“I breathe out and feel my spine long and relaxed.”
FLOAT ON YOUR BREATH. FLOAT ON HAPPINESS.
BREATHING EASILY IS FREEDOM. FREEDOM OF EXPRESSION.
HAVE YOU OBSERVED PEOPLE WITH SCOLIOSIS, KYPHOSIS DO NOT BREATHE EASILY?
Using the breath well will help these students overcome their problems.
PEOPLE WHO ARE ANXIOUS MAKE THEIR BREATHING SMALL.
It is like they want to hide and to make themselves as small as possible. Deep, regular breathing gives a sense of calm, peace and focus.
THE BREATHING IN THE FOOT WORK ON THE PILATES REFORMER PLAYS A HUGE ROLE IN HEALING BACK PAIN.
I chose even breaths. The in breath lasts as long as the out breath. The in breath is strong as the out breath. It is like a circle. I find the Ujjayi breath from yoga is the most effective. Students’ breathing rapidly improves as does their focus. It is a strong practice.
Let’s chose a breath pattern for our foot work. Let’s choose BREATHE OUT to push out and BREATHE IN to come down.
I know this is the opposite way to the way to the way it is often taught.
Ok. What does this way offer?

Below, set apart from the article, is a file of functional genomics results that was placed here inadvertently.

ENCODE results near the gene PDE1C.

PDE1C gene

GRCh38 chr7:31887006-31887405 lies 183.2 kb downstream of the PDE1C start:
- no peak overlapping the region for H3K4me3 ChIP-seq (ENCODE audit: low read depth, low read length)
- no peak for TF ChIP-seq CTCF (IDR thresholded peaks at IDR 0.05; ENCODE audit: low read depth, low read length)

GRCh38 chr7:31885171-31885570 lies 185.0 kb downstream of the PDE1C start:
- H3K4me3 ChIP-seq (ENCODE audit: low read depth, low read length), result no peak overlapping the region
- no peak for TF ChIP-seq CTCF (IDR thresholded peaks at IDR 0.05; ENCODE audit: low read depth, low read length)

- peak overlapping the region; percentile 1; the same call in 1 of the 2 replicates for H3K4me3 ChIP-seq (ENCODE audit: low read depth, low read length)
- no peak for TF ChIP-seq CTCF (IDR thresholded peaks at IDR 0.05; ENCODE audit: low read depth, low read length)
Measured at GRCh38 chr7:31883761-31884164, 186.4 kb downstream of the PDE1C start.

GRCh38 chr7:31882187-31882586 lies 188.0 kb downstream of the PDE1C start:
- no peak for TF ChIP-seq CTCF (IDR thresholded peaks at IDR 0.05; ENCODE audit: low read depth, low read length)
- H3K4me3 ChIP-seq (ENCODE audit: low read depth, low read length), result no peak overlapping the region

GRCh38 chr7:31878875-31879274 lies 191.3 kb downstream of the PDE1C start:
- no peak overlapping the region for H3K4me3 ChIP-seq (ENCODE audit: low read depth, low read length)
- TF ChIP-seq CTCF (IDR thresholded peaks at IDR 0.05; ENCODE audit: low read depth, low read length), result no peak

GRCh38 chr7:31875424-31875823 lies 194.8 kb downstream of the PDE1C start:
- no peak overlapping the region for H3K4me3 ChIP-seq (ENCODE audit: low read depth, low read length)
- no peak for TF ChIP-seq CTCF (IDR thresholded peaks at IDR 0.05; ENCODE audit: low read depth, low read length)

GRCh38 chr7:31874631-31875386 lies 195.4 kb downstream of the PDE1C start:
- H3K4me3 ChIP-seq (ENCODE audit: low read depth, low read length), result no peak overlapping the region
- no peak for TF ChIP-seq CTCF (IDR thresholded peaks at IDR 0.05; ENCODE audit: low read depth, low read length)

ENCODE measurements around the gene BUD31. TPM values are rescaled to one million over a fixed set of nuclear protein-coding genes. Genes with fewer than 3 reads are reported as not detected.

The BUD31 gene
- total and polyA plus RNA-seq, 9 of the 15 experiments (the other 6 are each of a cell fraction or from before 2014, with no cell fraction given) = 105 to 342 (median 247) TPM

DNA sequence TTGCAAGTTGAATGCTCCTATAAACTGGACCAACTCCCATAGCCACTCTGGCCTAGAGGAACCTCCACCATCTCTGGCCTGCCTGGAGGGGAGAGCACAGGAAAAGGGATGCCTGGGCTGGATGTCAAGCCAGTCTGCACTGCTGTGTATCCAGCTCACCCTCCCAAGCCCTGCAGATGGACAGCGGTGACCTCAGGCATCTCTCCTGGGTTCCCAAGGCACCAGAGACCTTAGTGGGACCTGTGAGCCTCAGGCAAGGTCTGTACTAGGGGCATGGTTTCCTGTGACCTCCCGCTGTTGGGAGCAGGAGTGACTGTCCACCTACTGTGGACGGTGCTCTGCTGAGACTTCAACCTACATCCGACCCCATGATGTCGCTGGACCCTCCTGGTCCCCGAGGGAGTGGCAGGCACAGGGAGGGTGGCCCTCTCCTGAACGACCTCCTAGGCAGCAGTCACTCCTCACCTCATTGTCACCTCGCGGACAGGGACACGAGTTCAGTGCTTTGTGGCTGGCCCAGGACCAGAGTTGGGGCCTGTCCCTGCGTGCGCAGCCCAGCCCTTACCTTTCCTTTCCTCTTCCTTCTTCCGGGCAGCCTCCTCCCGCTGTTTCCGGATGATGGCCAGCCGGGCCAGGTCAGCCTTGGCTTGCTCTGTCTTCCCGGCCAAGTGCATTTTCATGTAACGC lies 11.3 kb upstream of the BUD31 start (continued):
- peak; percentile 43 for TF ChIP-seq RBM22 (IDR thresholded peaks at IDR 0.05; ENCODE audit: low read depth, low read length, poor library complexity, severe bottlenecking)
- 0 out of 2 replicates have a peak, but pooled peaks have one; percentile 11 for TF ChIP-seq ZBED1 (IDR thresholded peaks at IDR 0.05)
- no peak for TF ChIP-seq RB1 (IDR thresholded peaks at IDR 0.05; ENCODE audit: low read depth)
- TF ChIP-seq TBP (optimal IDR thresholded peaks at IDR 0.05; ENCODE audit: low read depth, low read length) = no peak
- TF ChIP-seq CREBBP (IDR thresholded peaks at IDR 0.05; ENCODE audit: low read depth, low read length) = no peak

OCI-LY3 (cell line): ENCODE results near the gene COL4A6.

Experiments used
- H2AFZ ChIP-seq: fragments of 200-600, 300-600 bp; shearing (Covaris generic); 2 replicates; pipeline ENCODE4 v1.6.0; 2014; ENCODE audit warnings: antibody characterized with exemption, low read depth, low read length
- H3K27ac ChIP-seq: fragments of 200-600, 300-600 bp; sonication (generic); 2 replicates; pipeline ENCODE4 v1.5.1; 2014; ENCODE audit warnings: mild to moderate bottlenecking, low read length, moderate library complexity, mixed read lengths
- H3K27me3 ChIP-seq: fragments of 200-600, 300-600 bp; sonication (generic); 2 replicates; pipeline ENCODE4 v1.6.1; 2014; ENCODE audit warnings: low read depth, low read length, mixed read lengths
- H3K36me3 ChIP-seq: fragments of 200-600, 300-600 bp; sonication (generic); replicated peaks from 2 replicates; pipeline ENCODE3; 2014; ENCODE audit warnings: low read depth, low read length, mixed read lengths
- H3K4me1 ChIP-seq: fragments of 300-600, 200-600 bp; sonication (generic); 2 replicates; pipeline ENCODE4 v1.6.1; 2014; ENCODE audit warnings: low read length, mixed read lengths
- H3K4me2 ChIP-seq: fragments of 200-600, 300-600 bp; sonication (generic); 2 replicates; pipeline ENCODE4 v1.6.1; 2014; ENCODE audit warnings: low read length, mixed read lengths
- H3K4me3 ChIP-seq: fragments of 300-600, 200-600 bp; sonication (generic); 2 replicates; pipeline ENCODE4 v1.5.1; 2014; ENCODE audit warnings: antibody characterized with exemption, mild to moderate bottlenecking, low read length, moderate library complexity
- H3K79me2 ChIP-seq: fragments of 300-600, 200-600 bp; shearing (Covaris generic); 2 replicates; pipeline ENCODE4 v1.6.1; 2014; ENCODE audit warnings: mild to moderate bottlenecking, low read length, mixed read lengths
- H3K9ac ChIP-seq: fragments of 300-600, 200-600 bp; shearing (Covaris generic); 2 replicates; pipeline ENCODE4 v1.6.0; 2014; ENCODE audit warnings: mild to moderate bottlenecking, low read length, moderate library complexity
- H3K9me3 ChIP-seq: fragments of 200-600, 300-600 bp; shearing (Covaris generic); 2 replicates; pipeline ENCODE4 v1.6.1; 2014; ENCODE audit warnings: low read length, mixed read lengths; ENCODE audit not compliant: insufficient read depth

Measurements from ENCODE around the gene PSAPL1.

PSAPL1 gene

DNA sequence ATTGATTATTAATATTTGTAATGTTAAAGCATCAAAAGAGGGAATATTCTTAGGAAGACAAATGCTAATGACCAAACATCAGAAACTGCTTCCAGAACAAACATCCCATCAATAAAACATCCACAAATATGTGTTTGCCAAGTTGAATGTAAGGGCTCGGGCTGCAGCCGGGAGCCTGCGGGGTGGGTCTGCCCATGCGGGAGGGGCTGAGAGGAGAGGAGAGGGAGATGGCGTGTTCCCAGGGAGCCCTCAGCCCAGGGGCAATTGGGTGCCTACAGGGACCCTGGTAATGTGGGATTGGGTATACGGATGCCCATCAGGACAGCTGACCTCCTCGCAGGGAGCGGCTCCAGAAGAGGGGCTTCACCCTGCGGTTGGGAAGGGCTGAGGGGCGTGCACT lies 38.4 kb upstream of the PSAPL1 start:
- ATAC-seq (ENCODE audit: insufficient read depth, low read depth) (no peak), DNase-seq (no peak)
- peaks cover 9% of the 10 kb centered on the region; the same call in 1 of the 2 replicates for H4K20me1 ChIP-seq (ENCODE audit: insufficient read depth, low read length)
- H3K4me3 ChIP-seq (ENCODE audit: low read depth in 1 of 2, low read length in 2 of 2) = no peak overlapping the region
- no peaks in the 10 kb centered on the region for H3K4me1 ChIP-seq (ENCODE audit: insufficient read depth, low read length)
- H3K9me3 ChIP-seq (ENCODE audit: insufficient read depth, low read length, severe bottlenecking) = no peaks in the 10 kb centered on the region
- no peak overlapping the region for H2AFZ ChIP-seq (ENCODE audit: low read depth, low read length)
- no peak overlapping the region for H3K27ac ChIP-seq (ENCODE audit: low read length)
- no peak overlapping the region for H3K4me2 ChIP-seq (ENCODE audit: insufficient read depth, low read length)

When you BREATHE OUT the breathing diaphragm goes up. This gives you more space, internally, to energise the muscles of the pelvic floor for support.
When you BREATHE OUT the belly naturally drops. Take advantage of nature and allow the deep abdominal muscles to drop and engage, naturally, without tension.
When you BREATHE OUT it is a process of surrender and therefore as we travel back we can enhance the sense of surrendering the back of the body to gravity.
Once again, THIS IS NOT PUSHING THE BACK DOWN.
Surrendering the upper back in this way, magically releases, the habitual tension, in the shoulders and upper back. Watch magic happen!
So what does the IN BREATH on the way down offer us?
We can learnt use THE IN BREATH in such a way that we emphasise filling the back of the lungs. This helps us once again to come into touch ever more deeply with the back of the body’s connection with the surface of the bed and the surrendering to gravity.